A prominent Eurosceptic faces expulsion from the Conservatives' group in the European Parliament after comparing the Parliament's German president to Adolf Hitler's Nazis. Daniel Hannan, a Daily Telegraph leader writer and columnist and scourge of pro-Europeans, provoked uproar in the Parliament by saying the president's new powers reminded him of the Nazis' tactics to rule Germany without parliamentary consent. One angry MEP told Mr Hannan they should settle the dispute "outside". Others booed and yelled at him.
The MEP for South East England was complaining about about a new right granted by the Strasbourg Parliament to its president, Hans-Gert Poettering, to override delaying tactics in the chamber. Mr Hannan told him, "It is only my affection for you... that prevents me from likening this to the Ermaechtigungsgesetz", the Enabling Act of 1933 that gave the German Government special powers.
Joseph Daul, leader of the centre-right EPP group to which Tory MEPs are affiliated, dissociated his group from the remarks and threatened to expel Mr Hannan, the first person in Britain to campaign for a referendum on the new EU treaty. Tory MEPs, who will withdraw from the EPP next year, will decide whether to discipline him today.
Several MEPs challenged David Cameron to condemn Mr Hannan's remarks. Gary Titley, leader of the Labour MEPs, said: "By comparing the ruling with the law that gave Hitler unlimited power, Hannan is dishonoring memories of the victims of terror of the Nazi regime."
Martin Schulz, the German Socialist leader in Strasbourg, said: "People like Hannan are not only not speaking on behalf of conservatives in Europe ; they have no home in the European Parliament. They are entirely isolated. David Cameron should reflect on whether such people so close to right-wing extremists have a place in his party."
Jim Murphy, Britain's minister for Europe, said: "To call someone a Nazi is tasteless. Nazism was a unique evil in human history. To use it as a term of parliamentary debate demeans the memory of those who suffered."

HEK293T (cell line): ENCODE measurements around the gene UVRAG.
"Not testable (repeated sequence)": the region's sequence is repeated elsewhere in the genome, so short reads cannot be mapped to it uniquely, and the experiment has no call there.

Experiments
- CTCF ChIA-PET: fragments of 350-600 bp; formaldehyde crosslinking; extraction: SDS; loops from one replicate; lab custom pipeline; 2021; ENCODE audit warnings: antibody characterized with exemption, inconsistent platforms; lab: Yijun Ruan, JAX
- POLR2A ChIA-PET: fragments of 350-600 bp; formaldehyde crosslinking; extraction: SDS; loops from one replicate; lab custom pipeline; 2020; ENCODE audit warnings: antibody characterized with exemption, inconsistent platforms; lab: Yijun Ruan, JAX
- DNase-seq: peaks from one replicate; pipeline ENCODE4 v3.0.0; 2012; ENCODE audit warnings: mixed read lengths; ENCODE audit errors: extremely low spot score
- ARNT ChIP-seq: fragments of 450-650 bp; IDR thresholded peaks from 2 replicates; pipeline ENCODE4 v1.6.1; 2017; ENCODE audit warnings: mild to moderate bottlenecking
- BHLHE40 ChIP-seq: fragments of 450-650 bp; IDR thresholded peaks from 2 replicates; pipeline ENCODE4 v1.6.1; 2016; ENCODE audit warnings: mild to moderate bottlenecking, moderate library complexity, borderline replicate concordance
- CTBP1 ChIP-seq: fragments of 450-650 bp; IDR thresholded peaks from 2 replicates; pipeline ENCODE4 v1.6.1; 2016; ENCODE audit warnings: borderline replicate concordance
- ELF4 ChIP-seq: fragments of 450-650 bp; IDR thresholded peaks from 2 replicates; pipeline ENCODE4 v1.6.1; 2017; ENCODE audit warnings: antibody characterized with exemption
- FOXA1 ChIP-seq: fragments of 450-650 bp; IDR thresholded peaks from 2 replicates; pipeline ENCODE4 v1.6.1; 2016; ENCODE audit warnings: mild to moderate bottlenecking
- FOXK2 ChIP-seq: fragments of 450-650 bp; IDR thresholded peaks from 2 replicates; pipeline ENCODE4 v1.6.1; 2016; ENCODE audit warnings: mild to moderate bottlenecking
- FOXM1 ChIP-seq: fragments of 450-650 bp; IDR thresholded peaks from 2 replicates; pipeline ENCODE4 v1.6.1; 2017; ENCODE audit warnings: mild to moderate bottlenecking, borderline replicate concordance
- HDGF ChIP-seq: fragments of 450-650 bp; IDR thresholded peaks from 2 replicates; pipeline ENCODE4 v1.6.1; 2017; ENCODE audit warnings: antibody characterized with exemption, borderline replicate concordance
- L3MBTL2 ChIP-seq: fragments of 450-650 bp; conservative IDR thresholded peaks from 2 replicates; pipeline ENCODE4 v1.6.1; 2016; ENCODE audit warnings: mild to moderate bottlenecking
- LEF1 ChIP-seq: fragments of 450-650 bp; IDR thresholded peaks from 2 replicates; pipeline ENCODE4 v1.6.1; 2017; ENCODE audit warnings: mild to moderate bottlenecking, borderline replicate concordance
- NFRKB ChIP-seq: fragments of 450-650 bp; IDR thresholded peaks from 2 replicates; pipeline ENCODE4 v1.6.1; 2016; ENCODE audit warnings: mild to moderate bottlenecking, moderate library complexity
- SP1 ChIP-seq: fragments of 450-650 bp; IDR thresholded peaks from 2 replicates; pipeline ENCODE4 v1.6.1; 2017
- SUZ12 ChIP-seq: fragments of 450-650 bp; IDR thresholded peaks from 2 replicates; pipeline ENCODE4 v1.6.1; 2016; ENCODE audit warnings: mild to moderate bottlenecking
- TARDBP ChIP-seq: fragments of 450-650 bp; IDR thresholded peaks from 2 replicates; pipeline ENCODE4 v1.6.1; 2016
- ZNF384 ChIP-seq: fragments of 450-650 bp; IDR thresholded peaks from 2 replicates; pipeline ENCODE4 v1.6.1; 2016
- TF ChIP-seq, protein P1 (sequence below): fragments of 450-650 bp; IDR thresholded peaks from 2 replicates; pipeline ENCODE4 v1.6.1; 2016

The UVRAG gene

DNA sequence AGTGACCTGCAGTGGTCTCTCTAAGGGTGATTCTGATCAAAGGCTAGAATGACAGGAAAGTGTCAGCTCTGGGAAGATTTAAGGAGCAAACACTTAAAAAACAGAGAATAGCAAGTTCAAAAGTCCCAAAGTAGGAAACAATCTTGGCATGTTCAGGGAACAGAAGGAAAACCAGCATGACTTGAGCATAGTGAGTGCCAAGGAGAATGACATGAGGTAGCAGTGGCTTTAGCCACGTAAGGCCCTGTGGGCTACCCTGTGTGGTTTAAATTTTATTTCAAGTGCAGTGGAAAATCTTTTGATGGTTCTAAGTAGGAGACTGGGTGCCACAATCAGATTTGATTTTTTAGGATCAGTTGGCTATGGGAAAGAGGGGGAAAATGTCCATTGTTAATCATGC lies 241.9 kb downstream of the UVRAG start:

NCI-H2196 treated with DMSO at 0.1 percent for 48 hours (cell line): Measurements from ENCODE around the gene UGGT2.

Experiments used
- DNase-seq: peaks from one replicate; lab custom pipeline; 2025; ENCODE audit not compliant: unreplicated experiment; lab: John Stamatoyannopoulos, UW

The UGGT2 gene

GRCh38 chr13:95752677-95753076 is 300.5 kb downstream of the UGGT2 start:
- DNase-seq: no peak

Graham Watson, leader of the multinational Liberal and Democrat group, said: "By comparing a vote today in the European Parliament with a vote in the Reichstag in 1933, UK Conservative MEP Daniel Hannan is plumbing new depths in UK-EU relations and in the Tories' approach to democracy in the EU."
Last night Mr Hannan said: "I do not compare anyone to the Nazis. That would be completely inappropriate and if I have caused any offence by my remarks, I apologise." He added that it would be "fair enough" if he were expelled from the EPP and called for an "amicable divorce" between the Tories and the group. " It is, as I have always maintained, better for us to be friendly neighbours to the EPP than grudging tenants," he said.
Defending the filibustering which resulted in Mr Poettering being granted new powers, he said: "After every vote, a group of us would demand the right to explain, in not more than a minute, why we voted as we did." At worst, the protest had delayed MEPs' lunch by 20 minutes, which was deemed intolerable, he added.
Mr Hannan said: "Whatever else MEPs are, they are not Nazis: many of them have proud records of fighting totalitarianism throughout the world. That is why it was so disappointing to see them resorting to this appalling measure to silence dissent."
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